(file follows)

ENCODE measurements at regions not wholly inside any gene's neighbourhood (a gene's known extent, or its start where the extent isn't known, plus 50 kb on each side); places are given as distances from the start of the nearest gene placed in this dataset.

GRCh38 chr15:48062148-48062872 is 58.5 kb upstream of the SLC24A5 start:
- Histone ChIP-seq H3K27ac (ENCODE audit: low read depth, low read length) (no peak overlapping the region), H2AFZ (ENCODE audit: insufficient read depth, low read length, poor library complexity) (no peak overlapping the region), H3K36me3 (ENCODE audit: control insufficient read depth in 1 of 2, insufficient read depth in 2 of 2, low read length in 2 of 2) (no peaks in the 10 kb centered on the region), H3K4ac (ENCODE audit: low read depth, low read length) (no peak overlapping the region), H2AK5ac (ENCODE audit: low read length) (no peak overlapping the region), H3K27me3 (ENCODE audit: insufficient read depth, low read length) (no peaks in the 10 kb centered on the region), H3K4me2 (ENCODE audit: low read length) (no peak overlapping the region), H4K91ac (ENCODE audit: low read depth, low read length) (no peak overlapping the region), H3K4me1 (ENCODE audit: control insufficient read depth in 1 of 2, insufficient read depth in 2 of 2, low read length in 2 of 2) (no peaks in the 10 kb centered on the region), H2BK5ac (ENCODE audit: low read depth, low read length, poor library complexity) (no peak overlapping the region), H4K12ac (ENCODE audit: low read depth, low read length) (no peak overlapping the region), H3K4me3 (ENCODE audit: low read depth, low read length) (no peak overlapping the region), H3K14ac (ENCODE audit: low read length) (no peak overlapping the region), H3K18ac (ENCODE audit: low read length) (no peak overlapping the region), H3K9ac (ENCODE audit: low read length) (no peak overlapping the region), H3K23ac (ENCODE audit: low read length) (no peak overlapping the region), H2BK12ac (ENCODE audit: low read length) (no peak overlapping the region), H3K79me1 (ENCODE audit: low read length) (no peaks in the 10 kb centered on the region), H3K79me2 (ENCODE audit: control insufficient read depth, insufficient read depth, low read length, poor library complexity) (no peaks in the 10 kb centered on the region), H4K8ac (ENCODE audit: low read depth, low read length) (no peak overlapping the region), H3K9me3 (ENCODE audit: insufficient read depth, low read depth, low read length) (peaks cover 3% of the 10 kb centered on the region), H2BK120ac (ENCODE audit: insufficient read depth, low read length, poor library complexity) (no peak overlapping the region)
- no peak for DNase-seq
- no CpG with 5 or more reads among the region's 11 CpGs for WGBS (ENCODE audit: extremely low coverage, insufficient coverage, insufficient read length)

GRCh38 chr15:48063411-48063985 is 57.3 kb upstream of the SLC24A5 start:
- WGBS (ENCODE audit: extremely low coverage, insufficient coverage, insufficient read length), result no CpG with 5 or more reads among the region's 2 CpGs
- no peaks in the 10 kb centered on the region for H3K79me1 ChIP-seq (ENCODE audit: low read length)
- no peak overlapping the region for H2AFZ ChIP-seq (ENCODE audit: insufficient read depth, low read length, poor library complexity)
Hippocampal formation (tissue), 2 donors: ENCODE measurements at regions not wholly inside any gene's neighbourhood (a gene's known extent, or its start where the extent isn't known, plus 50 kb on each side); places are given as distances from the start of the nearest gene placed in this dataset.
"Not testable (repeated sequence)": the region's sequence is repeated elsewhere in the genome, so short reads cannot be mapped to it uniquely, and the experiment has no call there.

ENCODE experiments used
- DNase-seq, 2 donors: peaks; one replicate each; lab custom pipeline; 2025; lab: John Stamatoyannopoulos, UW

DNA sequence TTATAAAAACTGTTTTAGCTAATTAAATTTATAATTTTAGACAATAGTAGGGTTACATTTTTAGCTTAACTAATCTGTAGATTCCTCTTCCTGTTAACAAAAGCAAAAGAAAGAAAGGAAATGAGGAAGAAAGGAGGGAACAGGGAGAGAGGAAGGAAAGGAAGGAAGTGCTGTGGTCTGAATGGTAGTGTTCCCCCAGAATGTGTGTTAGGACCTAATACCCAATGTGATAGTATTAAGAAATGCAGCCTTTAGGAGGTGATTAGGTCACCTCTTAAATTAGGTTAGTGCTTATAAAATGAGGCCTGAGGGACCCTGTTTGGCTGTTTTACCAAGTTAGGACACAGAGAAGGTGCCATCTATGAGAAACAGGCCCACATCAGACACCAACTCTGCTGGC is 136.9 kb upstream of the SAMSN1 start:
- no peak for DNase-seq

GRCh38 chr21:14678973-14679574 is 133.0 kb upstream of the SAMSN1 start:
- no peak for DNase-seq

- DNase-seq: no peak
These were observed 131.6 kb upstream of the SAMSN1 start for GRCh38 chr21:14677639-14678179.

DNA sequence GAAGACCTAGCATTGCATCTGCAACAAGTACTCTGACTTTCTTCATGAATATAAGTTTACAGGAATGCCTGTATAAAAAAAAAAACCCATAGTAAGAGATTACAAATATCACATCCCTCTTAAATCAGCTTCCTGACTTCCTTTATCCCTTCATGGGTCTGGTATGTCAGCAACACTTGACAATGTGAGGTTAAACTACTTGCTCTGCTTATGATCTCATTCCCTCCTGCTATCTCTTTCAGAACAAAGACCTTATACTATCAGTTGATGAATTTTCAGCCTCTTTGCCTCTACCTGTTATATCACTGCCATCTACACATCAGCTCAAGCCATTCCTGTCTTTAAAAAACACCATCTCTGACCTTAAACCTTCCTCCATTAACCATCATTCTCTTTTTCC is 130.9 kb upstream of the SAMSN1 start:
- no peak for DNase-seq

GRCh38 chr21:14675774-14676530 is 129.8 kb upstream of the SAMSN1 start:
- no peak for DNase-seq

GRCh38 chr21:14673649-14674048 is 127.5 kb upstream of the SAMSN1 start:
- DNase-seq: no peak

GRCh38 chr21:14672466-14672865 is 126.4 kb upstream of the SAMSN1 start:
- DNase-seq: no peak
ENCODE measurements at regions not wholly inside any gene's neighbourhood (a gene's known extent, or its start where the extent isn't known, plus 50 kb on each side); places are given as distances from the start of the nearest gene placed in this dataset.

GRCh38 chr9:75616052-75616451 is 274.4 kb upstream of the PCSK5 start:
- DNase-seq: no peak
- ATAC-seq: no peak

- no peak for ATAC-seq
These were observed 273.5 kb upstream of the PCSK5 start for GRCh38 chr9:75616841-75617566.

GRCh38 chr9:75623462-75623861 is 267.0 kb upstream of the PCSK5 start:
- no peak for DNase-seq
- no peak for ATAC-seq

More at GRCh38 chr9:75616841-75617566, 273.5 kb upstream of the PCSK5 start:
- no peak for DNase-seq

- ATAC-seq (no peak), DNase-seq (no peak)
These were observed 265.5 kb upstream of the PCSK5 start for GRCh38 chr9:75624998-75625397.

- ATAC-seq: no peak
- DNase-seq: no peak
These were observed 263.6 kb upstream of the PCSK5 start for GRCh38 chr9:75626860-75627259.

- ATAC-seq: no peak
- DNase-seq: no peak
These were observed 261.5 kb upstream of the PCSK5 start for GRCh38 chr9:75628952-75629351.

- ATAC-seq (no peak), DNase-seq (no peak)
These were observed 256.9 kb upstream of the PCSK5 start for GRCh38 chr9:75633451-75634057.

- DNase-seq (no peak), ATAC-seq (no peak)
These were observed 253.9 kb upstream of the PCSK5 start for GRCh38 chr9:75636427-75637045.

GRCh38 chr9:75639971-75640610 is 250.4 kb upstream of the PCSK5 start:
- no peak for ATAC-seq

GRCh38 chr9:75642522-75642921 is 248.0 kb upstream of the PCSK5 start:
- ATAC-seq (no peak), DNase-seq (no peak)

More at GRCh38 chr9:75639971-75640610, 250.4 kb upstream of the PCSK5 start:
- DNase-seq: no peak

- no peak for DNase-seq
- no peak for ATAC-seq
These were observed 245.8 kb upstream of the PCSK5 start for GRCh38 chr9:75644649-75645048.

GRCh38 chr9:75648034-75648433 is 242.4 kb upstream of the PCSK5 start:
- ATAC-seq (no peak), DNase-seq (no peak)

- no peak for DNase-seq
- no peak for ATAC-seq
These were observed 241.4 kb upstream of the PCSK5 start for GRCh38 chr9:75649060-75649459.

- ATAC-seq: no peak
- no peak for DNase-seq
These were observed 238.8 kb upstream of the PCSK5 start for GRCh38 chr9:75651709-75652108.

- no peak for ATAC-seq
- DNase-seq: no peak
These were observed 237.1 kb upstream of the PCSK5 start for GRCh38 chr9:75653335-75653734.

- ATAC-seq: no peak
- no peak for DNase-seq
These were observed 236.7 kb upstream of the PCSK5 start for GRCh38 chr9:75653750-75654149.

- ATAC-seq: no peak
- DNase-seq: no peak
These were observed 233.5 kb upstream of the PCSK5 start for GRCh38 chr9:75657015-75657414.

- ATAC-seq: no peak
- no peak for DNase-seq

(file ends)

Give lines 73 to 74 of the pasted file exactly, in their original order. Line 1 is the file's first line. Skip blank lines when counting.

These were observed 236.7 kb upstream of the PCSK5 start for GRCh38 chr9:75653750-75654149.

- ATAC-seq: no peak